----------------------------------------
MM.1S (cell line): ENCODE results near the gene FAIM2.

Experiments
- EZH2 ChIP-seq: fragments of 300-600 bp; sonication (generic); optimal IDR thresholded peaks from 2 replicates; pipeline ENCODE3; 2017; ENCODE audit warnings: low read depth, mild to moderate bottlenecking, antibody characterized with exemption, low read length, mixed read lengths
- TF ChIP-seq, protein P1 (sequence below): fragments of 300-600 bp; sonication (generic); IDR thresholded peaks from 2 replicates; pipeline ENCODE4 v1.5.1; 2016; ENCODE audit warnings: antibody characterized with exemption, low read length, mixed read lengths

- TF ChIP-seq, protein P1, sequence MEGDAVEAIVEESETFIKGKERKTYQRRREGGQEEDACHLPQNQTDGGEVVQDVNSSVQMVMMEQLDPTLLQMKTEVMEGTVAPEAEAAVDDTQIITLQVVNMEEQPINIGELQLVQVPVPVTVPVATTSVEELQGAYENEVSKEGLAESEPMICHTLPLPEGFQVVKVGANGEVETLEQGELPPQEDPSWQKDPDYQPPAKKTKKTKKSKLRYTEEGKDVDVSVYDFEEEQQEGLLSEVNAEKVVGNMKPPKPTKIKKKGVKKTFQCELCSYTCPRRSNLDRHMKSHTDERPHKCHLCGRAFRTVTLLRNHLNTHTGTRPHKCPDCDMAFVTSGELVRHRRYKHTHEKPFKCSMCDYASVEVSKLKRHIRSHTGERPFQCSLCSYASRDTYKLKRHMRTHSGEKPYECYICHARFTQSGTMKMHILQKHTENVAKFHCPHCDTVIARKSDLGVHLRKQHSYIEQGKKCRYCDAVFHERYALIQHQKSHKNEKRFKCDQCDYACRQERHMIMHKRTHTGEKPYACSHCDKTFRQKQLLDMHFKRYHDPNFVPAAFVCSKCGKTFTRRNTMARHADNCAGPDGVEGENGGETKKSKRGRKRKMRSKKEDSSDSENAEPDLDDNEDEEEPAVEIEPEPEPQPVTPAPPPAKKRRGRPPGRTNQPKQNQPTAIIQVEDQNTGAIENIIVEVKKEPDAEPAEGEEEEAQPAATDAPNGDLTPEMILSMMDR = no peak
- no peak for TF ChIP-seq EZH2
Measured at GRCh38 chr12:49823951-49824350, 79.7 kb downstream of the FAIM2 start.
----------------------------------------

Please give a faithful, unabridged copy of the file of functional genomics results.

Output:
MM.1S (cell line): ENCODE results near the gene FAIM2.

Experiments
- EZH2 ChIP-seq: fragments of 300-600 bp; sonication (generic); optimal IDR thresholded peaks from 2 replicates; pipeline ENCODE3; 2017; ENCODE audit warnings: low read depth, mild to moderate bottlenecking, antibody characterized with exemption, low read length, mixed read lengths
- TF ChIP-seq, protein P1 (sequence below): fragments of 300-600 bp; sonication (generic); IDR thresholded peaks from 2 replicates; pipeline ENCODE4 v1.5.1; 2016; ENCODE audit warnings: antibody characterized with exemption, low read length, mixed read lengths

- TF ChIP-seq, protein P1, sequence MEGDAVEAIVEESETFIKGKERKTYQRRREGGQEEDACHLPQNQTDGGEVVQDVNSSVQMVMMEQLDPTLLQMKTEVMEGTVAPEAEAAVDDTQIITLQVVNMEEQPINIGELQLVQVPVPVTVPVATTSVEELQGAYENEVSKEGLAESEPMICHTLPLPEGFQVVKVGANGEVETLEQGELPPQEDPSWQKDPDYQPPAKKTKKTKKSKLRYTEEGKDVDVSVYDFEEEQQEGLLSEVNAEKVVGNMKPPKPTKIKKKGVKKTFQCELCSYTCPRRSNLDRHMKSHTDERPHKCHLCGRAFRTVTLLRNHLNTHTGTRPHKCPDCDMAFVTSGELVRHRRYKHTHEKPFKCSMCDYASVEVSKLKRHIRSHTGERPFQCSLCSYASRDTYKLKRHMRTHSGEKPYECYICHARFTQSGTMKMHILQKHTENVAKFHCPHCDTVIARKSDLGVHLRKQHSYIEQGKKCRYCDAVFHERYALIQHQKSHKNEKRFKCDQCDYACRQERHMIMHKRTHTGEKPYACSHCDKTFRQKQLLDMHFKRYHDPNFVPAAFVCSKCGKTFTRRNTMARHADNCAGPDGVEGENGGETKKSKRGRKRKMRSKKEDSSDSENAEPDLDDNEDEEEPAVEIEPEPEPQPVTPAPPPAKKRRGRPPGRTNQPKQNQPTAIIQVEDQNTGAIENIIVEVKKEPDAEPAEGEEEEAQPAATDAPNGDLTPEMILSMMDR = no peak
- no peak for TF ChIP-seq EZH2
Measured at GRCh38 chr12:49823951-49824350, 79.7 kb downstream of the FAIM2 start.